BIRMINGHAM: SOUTHERN STEEL (click for slideshow)
The iron and steel industry started in Birmingham during the Civil War, after the region’s local resources of iron, coal, and limestone were discovered and exploited to produce weapons for the Confederate army. Later, spurred on by demand for steel for World War I and II, 26,400 people worked in steel-related industries in the four counties around Birmingham by 1970. By the mid-1980s, with the collapse of American steel, employment in the industry fell to just over 10,000. Today Birmingham is still a major iron and steel products center, though mostly making pipes, valves and fittings.

THE WEST (click for slideshow)
Old Steel, which generally precedes World War II, hardly exists in the west.  One exception is the relatively small Seattle Steel Company, which was established in West Seattle in 1905, a site which now has a Nucor Steel mini-mill on it, with the rest of the site redeveloped into housing and port facilities. Another exception, and the only large-scale Old Steel site in the West, is the Rocky Mountain Steel works in Pueblo, Colorado, which is still producing and occupying its original footprint. A few large integrated steelworks were made during World War II to provide steel for the shipyards that were built hurriedly at every major city on the west coast. Most of these plants were built inland, to be out of range of enemy ships and submarines.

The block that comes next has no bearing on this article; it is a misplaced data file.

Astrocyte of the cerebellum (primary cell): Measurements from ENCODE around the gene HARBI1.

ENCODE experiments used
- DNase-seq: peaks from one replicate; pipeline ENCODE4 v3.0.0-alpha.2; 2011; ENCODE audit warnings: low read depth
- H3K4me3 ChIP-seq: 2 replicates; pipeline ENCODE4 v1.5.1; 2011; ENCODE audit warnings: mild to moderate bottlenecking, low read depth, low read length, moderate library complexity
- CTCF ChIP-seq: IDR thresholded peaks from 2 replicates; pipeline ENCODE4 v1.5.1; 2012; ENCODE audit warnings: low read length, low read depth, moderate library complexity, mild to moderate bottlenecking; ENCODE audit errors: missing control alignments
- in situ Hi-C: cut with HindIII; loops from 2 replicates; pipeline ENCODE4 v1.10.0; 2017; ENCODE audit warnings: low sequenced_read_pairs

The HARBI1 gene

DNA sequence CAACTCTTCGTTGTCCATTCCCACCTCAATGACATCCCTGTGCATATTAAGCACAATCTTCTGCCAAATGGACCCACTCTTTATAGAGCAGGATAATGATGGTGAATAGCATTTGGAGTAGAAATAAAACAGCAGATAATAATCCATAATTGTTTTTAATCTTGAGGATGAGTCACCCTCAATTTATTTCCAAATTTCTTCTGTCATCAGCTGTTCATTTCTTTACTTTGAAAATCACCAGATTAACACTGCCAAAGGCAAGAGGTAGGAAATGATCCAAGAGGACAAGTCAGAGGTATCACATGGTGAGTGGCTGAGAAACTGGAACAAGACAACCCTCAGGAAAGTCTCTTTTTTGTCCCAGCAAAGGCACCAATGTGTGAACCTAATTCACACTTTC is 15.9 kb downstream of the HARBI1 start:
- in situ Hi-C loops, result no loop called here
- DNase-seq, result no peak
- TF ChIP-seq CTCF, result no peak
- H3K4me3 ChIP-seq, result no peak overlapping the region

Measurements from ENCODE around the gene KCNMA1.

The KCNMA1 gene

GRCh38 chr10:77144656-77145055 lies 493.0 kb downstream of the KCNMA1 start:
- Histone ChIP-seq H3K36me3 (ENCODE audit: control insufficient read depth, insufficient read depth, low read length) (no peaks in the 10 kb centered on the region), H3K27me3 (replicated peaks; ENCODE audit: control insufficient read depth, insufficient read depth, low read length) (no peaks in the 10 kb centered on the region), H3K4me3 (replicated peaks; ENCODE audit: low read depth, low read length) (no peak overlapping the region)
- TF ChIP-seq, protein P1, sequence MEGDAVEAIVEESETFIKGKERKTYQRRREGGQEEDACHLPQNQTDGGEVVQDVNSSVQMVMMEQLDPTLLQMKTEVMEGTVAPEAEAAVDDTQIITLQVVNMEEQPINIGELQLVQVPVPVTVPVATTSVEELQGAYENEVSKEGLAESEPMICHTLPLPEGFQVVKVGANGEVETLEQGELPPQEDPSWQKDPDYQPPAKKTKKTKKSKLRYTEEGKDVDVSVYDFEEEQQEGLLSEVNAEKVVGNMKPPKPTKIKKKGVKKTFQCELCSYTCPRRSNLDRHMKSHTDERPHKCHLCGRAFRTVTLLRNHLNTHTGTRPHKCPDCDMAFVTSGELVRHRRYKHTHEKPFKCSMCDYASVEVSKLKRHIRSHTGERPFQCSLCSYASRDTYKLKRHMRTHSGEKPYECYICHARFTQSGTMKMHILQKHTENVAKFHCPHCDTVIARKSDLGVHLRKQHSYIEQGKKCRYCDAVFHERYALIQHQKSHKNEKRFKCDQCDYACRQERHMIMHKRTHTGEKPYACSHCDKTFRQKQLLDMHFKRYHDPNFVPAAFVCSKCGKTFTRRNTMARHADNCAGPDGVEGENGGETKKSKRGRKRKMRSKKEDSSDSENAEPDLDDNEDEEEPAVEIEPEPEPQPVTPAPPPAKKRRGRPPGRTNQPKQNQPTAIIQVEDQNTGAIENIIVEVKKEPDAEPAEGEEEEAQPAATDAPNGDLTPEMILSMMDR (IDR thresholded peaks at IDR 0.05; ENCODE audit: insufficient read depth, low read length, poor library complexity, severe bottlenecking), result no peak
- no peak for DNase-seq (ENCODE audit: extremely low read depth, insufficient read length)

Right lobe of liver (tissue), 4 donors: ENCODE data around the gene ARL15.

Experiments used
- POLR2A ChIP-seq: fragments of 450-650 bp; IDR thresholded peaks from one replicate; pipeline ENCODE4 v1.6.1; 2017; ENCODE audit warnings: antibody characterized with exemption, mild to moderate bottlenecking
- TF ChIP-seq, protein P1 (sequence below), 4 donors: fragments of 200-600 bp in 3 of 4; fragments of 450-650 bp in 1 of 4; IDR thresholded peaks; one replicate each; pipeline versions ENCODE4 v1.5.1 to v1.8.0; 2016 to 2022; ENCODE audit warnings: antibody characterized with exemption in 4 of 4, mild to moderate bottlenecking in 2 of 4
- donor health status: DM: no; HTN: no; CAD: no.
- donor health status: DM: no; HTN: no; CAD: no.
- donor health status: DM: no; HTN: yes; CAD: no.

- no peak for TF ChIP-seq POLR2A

DETROIT: AUTOMOTIVE STEEL (click for slideshow)
Cars are a major consumer of steel, and Michigan is the largest producer of the 15 million automobiles made in USA every year. Henry Ford, one of the main proponents of the concept of Integrated Production methods, placed steel plants into his automobile plant at River Rouge in 1917. Two other Old Steel plants around Detroit are nearby, along the Detroit River. One is defunct, the other still producing. These two operating steel plants together produce almost seven million tons of new steel a year, making the south side of Detroit the second largest localized steel production area in the nation.

THE LAKE SHORE: STILL THERE IN A BIG WAY (click for slideshow)